Despite the fact that many states are awash with deer, two-thirds of all hunters in a given season don’t kill deer. What’s the matter with them?
Probably nothing. Hunting for whitetailed deer, especially during the autumn rut, often involves a strong element of luck. Many deer are bagged because the hunter was at the right place at the right time. Frequently, a hunter who does almost everything wrong still bags a deer, and sometimes a hunter who does everything right goes home without a deer.
But the fact remains that some hunters kill deer every season, some almost never do and some hunters have never bagged a deer. What’s the difference? Maybe attitude. A hunter’s attitude can make a huge difference in his or her hunting success.
Here is a list of tips that may be of benefit to hunters who are consistently among the deerless.
–Don’t try too hard. Many deer are bagged by hunters who sit in one spot all day, even all season, and barely move. A stand overlooking a well-used deer trail is worth days and days of hunting. Get comfortable, sit quietly, watch, listen, stay alert.
–Be antisocial. Deer hunting isn’t a social sport. Two people make five times the noise and disturbance in the woods as one. Many of those people who seldom or never bag deer are the ones who can’t wait to get back to the car, back to camp or back to the tavern.
–Be an optimist. The person who expects something good to happen the next minute is always ready, always alert. Many opportunities to bag deer are missed because hunters are surprised when deer come along.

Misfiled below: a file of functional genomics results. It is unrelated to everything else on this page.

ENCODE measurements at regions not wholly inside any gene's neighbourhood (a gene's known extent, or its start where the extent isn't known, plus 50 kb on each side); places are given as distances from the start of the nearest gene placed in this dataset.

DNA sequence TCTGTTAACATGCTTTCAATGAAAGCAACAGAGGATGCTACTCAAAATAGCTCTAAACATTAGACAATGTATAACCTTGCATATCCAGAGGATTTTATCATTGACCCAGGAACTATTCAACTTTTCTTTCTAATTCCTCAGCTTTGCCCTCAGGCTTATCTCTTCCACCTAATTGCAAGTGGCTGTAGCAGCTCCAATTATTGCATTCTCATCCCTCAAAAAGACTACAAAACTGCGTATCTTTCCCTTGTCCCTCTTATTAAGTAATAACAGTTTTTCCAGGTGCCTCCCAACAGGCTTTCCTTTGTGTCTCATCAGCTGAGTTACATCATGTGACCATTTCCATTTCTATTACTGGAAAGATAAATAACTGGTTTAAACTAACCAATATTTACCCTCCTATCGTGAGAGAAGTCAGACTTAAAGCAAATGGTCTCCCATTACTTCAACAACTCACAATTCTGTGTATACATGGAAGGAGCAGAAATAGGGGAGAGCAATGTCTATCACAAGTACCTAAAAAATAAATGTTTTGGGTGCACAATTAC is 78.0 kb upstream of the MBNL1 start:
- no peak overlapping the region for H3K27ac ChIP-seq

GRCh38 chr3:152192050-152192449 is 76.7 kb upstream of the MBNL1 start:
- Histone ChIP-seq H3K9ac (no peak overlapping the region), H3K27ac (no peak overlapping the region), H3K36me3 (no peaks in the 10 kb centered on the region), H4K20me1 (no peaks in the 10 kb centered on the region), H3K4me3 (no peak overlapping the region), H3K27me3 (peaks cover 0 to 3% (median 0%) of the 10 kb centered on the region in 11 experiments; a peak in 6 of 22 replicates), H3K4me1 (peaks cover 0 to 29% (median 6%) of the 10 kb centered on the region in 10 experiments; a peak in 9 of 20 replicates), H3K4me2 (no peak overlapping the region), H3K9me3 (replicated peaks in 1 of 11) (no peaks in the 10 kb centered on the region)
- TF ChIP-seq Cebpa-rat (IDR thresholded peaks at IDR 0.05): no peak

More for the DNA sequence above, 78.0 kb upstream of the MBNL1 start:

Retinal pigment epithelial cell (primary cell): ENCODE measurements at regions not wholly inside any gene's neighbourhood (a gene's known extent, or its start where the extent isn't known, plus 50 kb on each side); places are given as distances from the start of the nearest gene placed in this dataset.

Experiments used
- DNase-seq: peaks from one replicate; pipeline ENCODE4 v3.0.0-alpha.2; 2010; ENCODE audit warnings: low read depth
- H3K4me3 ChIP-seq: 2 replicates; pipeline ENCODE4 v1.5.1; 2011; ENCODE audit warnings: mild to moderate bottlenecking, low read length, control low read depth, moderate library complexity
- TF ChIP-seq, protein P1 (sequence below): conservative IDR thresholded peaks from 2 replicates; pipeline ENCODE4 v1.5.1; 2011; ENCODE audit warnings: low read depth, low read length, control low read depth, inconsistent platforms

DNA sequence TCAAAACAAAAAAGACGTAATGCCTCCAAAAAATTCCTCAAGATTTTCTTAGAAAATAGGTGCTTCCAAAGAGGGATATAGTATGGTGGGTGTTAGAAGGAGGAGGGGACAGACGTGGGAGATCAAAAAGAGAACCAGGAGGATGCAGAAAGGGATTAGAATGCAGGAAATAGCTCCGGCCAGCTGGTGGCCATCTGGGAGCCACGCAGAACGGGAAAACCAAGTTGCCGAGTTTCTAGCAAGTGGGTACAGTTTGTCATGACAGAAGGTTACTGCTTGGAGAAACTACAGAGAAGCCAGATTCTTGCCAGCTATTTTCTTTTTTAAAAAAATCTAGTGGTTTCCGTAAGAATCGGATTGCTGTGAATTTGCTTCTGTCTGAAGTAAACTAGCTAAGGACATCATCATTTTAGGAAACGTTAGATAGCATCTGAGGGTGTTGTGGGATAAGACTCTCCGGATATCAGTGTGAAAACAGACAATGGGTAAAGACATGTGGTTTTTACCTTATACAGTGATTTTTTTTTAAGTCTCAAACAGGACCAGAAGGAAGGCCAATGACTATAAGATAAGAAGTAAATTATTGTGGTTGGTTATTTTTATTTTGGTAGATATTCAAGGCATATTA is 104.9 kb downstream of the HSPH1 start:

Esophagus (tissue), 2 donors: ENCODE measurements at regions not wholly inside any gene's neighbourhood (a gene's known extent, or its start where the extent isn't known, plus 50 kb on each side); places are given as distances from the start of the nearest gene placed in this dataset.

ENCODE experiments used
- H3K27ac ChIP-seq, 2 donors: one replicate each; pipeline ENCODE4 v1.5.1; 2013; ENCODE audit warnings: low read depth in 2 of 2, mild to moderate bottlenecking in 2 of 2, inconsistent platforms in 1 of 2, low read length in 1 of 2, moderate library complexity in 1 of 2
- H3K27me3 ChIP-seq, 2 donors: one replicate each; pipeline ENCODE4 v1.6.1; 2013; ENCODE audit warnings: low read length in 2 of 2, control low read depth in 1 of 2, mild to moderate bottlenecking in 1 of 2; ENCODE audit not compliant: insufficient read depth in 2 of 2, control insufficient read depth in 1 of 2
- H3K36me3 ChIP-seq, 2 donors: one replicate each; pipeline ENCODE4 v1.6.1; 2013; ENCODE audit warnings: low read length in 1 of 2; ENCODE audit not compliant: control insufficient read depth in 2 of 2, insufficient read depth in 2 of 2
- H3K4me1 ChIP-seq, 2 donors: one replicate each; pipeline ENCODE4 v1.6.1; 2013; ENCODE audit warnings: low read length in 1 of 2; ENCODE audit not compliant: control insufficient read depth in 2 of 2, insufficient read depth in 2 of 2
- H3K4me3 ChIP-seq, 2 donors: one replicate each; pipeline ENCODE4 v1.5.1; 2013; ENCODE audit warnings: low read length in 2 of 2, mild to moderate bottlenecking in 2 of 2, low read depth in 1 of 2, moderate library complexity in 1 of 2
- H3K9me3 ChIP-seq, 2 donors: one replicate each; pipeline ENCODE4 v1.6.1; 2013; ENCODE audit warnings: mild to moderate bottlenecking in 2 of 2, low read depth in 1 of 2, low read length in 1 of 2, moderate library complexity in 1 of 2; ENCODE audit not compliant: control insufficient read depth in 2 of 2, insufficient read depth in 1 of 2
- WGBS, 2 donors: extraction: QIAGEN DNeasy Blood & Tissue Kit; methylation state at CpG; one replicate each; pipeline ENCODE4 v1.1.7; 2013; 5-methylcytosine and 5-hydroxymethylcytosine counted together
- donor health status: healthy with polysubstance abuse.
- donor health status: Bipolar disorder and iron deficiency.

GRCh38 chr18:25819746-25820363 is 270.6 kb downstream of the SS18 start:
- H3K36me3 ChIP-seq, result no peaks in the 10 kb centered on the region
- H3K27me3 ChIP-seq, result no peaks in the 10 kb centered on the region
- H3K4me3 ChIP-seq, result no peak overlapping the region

–Don’t always take the first chance that comes along. There is no law against shooting at a running deer, but doing so is a dangerous hunting practice. There is no law against shooting at a deer that is in the distance, but there are many sporting and humane reasons for not doing so. Hunters often spoil what could be good chances to bag deer because they take bad chances.
–Ignore the weather. Deer pay little attention to it, good or bad. Only in extreme conditions, like a blizzard, do they alter their living patterns for weather. And then only briefly. Deer don’t go home when it rains. And windy weather is a tradeoff, offering both an advantage and disadvantage to the hunter and the deer.
–Ignore distractions. Another hunter walking by your stand doesn’t spoil anything. Stay put. A deer might be walking right behind him. Or, up ahead, a deer avoiding him might come your way. Deer deal with people in the woods all the time and are little affected by encounters.
–Don’t give up. Every minute you spend in the woods hunting increases your chances. Many deer are bagged in the middle of the day.